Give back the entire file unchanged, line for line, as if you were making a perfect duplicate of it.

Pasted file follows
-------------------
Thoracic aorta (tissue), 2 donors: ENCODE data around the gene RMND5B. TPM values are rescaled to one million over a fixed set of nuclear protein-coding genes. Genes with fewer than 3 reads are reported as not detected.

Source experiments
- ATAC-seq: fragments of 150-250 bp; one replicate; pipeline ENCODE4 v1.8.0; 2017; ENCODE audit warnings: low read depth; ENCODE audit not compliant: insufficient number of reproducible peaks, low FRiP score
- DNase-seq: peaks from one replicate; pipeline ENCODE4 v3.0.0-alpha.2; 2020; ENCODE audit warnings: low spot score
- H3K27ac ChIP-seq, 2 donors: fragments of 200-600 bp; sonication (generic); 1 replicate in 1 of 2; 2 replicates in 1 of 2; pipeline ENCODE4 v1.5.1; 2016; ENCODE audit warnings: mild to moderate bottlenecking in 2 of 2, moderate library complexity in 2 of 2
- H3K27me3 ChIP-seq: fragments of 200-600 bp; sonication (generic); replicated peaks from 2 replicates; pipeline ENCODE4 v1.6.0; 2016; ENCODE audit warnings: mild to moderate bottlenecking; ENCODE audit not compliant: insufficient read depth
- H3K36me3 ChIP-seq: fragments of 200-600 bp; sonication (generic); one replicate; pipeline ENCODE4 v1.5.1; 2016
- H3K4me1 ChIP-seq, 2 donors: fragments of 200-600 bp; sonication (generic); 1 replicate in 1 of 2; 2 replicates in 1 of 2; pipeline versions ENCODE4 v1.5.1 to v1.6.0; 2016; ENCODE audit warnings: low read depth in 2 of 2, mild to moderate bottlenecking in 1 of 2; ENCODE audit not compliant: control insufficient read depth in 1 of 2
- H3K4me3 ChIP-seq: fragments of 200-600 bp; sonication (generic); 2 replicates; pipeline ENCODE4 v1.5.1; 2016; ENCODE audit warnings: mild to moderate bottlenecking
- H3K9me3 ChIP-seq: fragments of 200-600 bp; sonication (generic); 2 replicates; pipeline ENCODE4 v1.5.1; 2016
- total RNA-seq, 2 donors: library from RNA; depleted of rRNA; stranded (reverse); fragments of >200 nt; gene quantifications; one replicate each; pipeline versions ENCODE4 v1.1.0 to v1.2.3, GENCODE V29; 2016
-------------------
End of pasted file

Thoracic aorta (tissue), 2 donors: ENCODE data around the gene RMND5B. TPM values are rescaled to one million over a fixed set of nuclear protein-coding genes. Genes with fewer than 3 reads are reported as not detected.

Source experiments
- ATAC-seq: fragments of 150-250 bp; one replicate; pipeline ENCODE4 v1.8.0; 2017; ENCODE audit warnings: low read depth; ENCODE audit not compliant: insufficient number of reproducible peaks, low FRiP score
- DNase-seq: peaks from one replicate; pipeline ENCODE4 v3.0.0-alpha.2; 2020; ENCODE audit warnings: low spot score
- H3K27ac ChIP-seq, 2 donors: fragments of 200-600 bp; sonication (generic); 1 replicate in 1 of 2; 2 replicates in 1 of 2; pipeline ENCODE4 v1.5.1; 2016; ENCODE audit warnings: mild to moderate bottlenecking in 2 of 2, moderate library complexity in 2 of 2
- H3K27me3 ChIP-seq: fragments of 200-600 bp; sonication (generic); replicated peaks from 2 replicates; pipeline ENCODE4 v1.6.0; 2016; ENCODE audit warnings: mild to moderate bottlenecking; ENCODE audit not compliant: insufficient read depth
- H3K36me3 ChIP-seq: fragments of 200-600 bp; sonication (generic); one replicate; pipeline ENCODE4 v1.5.1; 2016
- H3K4me1 ChIP-seq, 2 donors: fragments of 200-600 bp; sonication (generic); 1 replicate in 1 of 2; 2 replicates in 1 of 2; pipeline versions ENCODE4 v1.5.1 to v1.6.0; 2016; ENCODE audit warnings: low read depth in 2 of 2, mild to moderate bottlenecking in 1 of 2; ENCODE audit not compliant: control insufficient read depth in 1 of 2
- H3K4me3 ChIP-seq: fragments of 200-600 bp; sonication (generic); 2 replicates; pipeline ENCODE4 v1.5.1; 2016; ENCODE audit warnings: mild to moderate bottlenecking
- H3K9me3 ChIP-seq: fragments of 200-600 bp; sonication (generic); 2 replicates; pipeline ENCODE4 v1.5.1; 2016
- total RNA-seq, 2 donors: library from RNA; depleted of rRNA; stranded (reverse); fragments of >200 nt; gene quantifications; one replicate each; pipeline versions ENCODE4 v1.1.0 to v1.2.3, GENCODE V29; 2016